No amount of champagne, cakes or booze-fuelled parties can mask the reality of the what the ANC has become.
Last week I wrote a column in which I condemned the attack by Theo Martins and Willem Oosthuizen near Middelburg, during which they forced Victor Rethabile Mlotshwa into a coffin and threatened to set it alight. They also made a video of the horrible event and put it on YouTube.
As I predicted, following the publication of the column, a large number of hateful comments by white South Africans were directed at me. In fact it got so bad, that after a few hours News24 decided to close the comments section.
I have never lost too much sleep over the things people say about me. I have been in the public eye for more than 20 years and from day one I was threatened, bullied and insulted by particularly Afrikaners for speaking out against injustice and human rights abuses. In the early nineties, after joining the ANC, my then husband and I were put on a hit list by the AWB and we looked death in the eye on a daily basis. Vicious hate calls – even when our two-year-old daughter picked up the phone – were an everyday occurrence. So over decades I not only grew a thick skin, but also became more and more determined to speak out when faced with injustice.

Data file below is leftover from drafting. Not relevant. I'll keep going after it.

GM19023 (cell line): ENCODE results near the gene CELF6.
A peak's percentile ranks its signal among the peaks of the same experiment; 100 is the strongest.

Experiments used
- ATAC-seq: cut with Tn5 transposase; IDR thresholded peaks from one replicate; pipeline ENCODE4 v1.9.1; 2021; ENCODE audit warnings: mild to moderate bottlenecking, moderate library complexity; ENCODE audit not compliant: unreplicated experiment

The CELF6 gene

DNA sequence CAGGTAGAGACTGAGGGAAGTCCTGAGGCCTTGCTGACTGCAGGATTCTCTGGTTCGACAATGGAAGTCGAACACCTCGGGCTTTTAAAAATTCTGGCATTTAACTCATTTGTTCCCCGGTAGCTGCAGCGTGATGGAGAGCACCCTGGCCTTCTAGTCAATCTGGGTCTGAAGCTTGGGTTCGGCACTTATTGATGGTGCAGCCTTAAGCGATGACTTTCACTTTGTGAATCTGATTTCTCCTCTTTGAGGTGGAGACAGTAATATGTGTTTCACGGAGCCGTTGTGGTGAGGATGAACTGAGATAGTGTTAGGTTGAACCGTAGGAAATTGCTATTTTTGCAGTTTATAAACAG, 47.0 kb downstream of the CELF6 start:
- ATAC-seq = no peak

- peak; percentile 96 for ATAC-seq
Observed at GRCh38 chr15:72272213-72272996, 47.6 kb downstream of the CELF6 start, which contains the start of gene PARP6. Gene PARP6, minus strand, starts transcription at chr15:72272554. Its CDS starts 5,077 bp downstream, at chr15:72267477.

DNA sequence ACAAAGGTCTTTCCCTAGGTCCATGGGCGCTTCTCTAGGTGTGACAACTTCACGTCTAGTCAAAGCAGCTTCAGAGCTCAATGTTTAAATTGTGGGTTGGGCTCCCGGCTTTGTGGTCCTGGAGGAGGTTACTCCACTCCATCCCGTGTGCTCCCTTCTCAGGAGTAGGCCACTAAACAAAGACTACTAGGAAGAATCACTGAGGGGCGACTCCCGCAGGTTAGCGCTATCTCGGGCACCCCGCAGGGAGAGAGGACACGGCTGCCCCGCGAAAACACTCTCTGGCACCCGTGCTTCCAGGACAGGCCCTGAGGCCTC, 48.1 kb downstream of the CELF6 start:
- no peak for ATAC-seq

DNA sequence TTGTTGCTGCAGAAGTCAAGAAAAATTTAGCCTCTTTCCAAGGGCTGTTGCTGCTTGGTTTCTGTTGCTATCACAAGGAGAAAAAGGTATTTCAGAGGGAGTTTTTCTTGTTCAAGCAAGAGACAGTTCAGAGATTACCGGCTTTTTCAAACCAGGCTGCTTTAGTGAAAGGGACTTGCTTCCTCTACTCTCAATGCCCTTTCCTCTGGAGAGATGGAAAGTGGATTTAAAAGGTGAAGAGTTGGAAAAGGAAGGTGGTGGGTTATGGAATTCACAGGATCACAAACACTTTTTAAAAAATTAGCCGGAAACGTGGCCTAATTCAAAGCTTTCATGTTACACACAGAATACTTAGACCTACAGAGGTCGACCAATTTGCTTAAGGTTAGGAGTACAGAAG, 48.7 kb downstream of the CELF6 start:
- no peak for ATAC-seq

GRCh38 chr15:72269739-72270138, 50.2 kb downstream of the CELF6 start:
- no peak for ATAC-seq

I will never be silenced.
What is clear to me is that many people went on a rant without even reading the column. For example a number of people accused me of not knowing or caring about farm murders – despite the fact that I spent a large section of the column writing about exactly that. I was also told to acknowledge that racism comes from both sides, when I had done just that. So before I write any further let me repeat: I am deeply aware of the terrible security issues on many farms. Coming from a long line of farmers who had to leave their farms I understand the trauma and pain. Secondly, of course I believe that racism comes from both sides and that we all have a responsibility to fight it on all levels.